“Batwing” Rows and Curls

Posted on by Ben Bruno

Today I want to share Batwing Rows and Batwing Curls.

I first learned about Batwings from Dan John. Coach John has had a tremendous influence on the way I coach and the way I train and I’m a huge fan of just about everything things he shares. Batwings were no different. The exercise is essentially an isometric chest supported dumbbell row hold where you focus on retracting your scapula and pulling your elbows back as hard as you can.

Coach John gives a detailed description of them in this article.

I’ve used Batwings quite a bit since I first learned of them, and I really like them. I find them to be more comfortable on a slight incline, but that’s just personal preference.

I recently got the idea to add in a unilateral element, hence the rows and curls. With both variations, you hold an isometric Batwing with one arm while doing rows or curls with the other arm. The key is to keep your core braced to stay steady and avoid rotating.

Rows

Curls

The unilateral aspect with both of these exercises adds an additional challenge for the core, which in turn enhances the effects of the row and/or the curl, depending on which variation you chose.

With the rows, I felt a huge contraction in my upper back, even with relatively light weights (don’t turn this into an ego exercise). It reinforces rowing the right way and using the right muscles to do the work. It also leads to significant time under tension for the rhomboids since you have to do it on both sides. It’s important to do the rows slowly and deliberately and focus on getting a good squeeze on each rep.

With the curls, it didn’t take much weight at all to smoke my arms. Of course, part of this is due to the fact that after skipping any direct arm work for over two years, my already not-that-big arms have become downright puny, so the extra work for the particularly welcomed. I sure need it. You can either do a hammer curl where you keep a neutral grip throughout, or supinate your hand as you curl. I prefer the latter, but it doesn’t really matter. This could also be a good way to sneak some good upper back in under the guise of doing the gunshow for people that would otherwise skip it.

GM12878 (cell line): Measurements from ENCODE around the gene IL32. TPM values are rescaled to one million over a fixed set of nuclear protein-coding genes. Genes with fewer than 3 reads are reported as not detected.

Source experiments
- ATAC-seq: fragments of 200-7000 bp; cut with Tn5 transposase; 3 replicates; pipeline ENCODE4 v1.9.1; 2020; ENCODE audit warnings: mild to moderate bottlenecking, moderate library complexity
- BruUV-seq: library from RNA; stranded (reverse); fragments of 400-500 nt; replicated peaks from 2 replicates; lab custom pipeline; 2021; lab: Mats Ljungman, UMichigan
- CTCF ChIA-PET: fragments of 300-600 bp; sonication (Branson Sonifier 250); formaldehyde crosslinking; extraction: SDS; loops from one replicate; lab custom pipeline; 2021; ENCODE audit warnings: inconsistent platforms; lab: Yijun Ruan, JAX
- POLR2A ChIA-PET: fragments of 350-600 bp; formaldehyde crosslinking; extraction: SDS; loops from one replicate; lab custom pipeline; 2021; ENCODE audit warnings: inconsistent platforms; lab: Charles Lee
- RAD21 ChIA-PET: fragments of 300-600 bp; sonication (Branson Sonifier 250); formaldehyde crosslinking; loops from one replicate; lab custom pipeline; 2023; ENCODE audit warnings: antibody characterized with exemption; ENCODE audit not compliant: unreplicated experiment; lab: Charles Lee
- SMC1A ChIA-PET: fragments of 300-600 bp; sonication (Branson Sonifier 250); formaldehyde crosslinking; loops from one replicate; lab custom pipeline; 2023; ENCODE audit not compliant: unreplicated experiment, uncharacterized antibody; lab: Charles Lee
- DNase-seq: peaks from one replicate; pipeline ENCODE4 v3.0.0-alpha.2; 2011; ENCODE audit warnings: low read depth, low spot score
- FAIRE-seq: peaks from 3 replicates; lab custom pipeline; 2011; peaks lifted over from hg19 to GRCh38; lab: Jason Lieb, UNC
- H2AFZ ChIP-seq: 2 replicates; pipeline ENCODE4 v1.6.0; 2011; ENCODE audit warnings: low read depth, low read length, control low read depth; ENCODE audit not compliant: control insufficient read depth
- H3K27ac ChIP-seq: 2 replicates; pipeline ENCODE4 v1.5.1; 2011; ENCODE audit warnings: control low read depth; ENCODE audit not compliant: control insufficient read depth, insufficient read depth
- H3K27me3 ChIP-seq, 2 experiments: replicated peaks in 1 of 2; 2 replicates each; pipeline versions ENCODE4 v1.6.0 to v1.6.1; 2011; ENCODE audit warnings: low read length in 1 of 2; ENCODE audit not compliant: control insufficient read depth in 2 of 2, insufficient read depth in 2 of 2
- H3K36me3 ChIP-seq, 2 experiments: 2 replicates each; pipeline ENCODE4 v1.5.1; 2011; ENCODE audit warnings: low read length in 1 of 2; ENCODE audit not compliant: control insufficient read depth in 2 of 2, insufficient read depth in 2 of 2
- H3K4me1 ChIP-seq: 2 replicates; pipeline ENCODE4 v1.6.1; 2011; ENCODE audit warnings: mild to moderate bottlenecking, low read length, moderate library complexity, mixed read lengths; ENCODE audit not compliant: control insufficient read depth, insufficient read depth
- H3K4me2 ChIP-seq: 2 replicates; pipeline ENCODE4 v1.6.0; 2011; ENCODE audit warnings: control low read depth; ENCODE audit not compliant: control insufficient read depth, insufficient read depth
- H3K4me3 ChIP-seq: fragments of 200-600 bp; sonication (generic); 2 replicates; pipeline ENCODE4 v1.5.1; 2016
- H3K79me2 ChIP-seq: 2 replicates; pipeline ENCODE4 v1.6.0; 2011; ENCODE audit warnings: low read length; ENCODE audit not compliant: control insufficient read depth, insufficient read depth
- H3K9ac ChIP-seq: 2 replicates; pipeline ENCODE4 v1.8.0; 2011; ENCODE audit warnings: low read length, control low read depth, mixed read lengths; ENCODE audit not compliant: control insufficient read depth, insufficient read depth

Anyway, give these variations a try and let me know what you think.

As an aside, if you’re looking for some good reading materal, I highly recommend two of Dan John’s books, Never Let Go and Easy Strength. They are at the top of my personal list, and whenever I’m asked for book recommendations, they are two of the first I mention.

Lastly, if you missed this weekend’s Good Reads post, give that a look and catch up on some reading from the past week.

Have a good week!

 

  • Roy Reichle

    Sorry for the late reply, but I just found out about this when I was linked this way from a Bret Contrerras blog post. In watching your two videos on the batwing row and curl, I noted that you’re not “batwinging” very much, i.e. your elbows are staying in close to the body, which is different from what Dan John says about this movement. Is there a reason behind your action? I’m just looking for clarification before I start incorporating these movements into my clients’ programs. I hope I don’t sound unappreciative in the face of all the cool, free information you provide, but like I said, I’m just looking for clarification. I want to do the action in the best possible form. Thanks for all that you do!